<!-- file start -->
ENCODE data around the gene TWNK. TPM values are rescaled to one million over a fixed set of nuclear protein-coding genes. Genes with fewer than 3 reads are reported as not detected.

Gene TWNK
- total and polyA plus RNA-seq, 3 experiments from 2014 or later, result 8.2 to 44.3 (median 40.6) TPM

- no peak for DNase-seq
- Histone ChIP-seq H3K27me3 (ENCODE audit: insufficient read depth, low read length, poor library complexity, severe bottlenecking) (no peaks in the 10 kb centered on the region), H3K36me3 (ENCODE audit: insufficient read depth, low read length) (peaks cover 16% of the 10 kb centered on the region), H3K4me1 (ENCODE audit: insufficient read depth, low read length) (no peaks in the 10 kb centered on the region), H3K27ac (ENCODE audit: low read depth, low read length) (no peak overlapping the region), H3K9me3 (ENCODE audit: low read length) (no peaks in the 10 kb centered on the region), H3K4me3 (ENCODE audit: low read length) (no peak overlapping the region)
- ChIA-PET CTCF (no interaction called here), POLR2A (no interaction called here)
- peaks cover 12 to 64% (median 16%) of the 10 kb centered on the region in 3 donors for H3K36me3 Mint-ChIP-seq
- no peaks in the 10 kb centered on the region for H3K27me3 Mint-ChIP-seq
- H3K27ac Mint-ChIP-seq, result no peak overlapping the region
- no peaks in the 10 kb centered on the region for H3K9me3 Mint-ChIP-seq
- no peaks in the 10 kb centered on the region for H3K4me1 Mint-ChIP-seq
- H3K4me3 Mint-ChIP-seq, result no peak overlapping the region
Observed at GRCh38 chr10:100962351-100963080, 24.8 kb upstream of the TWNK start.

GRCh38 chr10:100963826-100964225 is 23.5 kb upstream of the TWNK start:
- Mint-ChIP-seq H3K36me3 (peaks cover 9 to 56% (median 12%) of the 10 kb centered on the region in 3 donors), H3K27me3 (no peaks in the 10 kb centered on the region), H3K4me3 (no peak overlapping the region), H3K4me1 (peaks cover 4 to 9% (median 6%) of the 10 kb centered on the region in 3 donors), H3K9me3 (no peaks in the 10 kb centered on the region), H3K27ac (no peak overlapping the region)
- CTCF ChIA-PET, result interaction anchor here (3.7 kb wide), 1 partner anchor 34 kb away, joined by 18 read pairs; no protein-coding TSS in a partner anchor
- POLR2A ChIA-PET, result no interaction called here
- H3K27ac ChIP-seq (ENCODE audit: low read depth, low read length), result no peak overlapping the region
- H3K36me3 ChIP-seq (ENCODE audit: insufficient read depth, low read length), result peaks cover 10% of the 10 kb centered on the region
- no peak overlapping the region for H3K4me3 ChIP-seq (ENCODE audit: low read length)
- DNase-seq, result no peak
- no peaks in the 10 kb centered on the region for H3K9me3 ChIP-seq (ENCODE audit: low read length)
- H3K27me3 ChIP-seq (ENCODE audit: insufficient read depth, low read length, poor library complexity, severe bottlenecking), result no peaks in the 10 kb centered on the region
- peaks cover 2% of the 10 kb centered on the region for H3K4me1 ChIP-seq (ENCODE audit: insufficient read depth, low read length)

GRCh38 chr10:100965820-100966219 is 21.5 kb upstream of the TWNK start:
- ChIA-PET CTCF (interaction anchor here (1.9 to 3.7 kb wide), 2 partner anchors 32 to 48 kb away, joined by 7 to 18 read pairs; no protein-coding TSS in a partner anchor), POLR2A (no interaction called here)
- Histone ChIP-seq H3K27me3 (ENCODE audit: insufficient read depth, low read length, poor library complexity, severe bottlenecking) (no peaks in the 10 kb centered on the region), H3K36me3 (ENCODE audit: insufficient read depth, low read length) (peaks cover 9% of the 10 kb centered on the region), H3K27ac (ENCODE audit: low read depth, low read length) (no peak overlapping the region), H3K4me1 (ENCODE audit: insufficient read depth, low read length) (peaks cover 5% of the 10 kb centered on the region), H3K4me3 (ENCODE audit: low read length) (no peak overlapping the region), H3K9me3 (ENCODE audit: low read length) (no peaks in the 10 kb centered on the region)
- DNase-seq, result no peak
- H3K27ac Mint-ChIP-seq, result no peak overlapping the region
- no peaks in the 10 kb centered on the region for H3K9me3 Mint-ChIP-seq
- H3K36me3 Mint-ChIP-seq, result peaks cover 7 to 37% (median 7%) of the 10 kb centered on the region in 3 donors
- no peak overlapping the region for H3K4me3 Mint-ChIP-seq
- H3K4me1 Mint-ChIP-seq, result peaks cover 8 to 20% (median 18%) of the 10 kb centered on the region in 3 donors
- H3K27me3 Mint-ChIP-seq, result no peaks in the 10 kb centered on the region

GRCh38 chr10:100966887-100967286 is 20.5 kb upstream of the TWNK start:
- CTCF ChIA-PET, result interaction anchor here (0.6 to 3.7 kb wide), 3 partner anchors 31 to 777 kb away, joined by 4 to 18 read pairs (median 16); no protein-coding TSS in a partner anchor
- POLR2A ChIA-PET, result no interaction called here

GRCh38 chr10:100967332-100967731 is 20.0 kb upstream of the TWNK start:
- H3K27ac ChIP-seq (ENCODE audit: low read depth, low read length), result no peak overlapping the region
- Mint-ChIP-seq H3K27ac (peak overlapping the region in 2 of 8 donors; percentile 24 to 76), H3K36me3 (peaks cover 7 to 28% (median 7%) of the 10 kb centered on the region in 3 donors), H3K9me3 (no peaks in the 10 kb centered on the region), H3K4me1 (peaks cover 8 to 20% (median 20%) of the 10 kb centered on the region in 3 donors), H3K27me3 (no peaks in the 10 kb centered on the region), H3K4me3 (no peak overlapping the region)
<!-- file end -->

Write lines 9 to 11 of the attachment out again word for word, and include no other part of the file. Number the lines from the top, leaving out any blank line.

- H3K27ac Mint-ChIP-seq, result no peak overlapping the region
- no peaks in the 10 kb centered on the region for H3K9me3 Mint-ChIP-seq
- no peaks in the 10 kb centered on the region for H3K4me1 Mint-ChIP-seq